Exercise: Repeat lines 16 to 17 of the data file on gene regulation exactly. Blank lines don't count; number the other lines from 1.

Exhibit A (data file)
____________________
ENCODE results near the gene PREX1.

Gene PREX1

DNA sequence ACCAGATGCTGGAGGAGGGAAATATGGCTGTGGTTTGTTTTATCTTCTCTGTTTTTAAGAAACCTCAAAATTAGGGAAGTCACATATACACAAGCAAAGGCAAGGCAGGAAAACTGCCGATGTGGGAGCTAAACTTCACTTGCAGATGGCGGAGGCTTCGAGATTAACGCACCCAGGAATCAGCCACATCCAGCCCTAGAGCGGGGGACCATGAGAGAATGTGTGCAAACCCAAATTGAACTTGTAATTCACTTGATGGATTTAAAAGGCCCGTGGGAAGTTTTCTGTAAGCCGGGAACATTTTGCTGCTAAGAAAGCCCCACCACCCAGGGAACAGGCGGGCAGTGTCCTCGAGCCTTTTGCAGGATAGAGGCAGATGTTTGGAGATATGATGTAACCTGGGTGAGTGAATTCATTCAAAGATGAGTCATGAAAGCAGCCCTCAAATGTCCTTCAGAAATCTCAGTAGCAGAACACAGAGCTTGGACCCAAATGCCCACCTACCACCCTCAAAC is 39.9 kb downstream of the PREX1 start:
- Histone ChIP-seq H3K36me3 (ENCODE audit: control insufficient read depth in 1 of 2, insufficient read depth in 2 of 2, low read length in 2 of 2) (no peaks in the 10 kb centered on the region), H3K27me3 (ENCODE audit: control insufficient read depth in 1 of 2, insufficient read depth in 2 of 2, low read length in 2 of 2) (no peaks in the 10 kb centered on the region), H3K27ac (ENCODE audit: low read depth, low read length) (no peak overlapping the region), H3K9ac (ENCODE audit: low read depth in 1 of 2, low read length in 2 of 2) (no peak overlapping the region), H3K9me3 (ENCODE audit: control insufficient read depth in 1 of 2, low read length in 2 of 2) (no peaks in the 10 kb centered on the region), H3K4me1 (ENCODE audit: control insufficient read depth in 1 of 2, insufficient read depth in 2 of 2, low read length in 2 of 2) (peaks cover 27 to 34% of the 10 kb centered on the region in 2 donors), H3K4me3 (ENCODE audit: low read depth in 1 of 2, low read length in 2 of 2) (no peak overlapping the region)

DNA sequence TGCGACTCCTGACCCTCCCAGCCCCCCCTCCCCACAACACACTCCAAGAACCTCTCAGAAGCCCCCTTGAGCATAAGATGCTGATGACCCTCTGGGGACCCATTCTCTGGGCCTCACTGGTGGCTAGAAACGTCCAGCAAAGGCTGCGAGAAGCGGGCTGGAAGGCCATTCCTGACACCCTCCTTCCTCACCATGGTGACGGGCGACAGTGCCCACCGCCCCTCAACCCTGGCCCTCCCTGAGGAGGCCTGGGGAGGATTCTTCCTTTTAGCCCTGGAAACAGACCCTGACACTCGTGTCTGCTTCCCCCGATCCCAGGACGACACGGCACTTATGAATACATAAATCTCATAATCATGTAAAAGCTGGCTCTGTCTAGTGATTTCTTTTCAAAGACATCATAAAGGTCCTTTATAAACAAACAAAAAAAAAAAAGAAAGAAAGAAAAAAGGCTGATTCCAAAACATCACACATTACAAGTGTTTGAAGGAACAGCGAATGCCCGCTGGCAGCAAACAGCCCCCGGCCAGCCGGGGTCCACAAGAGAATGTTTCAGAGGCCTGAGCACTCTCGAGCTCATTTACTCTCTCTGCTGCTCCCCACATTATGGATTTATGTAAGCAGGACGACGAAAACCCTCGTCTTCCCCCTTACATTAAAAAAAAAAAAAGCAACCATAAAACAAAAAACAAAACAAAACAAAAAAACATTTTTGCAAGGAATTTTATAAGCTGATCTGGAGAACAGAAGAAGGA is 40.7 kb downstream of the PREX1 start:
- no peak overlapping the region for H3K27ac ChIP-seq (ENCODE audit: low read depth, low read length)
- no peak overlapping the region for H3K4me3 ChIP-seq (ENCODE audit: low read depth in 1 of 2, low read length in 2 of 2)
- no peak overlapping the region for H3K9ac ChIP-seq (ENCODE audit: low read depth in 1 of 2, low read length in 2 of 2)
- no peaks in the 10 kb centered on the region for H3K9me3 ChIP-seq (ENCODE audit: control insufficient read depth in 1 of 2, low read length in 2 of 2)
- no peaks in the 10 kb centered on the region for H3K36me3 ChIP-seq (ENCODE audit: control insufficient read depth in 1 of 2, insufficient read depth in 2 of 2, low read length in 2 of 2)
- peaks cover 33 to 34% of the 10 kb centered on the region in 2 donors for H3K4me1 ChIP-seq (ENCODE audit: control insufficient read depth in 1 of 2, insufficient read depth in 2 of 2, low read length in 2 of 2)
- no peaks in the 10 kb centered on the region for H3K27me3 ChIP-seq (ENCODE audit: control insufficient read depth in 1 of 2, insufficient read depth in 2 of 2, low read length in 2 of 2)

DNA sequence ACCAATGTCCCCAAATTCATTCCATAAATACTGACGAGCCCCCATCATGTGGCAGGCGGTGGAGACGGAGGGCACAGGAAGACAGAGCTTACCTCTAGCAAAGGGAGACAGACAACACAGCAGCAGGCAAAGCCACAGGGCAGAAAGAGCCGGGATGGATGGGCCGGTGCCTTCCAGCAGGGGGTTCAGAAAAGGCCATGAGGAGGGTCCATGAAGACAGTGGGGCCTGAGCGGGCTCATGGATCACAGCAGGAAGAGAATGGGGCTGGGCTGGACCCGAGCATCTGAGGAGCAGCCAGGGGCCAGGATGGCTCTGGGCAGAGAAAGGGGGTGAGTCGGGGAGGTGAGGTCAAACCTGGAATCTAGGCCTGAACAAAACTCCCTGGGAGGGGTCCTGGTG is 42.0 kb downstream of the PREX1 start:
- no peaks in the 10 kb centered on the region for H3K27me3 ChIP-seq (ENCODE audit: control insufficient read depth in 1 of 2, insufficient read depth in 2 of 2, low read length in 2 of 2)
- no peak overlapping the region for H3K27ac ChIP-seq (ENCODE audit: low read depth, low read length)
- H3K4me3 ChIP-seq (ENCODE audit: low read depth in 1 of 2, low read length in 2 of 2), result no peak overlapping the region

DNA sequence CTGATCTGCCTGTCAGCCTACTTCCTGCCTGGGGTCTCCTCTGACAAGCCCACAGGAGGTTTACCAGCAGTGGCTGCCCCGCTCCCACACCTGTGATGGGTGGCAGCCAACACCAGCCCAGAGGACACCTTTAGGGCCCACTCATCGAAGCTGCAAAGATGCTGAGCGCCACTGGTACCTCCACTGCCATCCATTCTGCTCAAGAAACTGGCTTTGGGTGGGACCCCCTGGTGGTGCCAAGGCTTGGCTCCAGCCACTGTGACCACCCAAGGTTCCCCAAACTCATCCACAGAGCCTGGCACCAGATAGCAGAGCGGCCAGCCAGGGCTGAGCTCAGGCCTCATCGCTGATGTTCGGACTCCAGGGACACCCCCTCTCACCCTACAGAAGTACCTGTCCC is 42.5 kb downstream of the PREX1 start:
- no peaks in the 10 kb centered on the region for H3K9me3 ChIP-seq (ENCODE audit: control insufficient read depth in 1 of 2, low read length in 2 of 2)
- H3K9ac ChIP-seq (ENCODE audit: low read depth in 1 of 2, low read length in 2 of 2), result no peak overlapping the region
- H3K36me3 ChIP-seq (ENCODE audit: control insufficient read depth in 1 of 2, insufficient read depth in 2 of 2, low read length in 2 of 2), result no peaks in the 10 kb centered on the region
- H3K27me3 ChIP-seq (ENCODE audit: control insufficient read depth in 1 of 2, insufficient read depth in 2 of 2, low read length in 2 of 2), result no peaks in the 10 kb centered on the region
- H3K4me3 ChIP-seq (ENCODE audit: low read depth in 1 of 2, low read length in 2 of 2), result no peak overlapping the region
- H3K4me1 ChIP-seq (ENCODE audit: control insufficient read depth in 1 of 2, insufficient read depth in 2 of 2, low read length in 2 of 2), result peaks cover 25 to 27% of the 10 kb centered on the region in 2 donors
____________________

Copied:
- H3K4me3 ChIP-seq (ENCODE audit: low read depth in 1 of 2, low read length in 2 of 2), result no peak overlapping the region

DNA sequence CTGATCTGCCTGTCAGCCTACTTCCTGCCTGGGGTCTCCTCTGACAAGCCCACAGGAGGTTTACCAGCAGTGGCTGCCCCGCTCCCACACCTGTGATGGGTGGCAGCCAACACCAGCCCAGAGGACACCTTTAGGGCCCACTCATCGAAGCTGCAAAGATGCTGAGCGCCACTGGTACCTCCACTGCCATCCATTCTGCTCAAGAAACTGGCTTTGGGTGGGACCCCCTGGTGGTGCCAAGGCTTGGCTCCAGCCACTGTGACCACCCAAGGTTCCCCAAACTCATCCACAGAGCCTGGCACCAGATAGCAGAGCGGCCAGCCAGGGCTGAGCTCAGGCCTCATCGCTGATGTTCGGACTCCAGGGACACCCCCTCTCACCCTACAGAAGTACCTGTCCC is 42.5 kb downstream of the PREX1 start: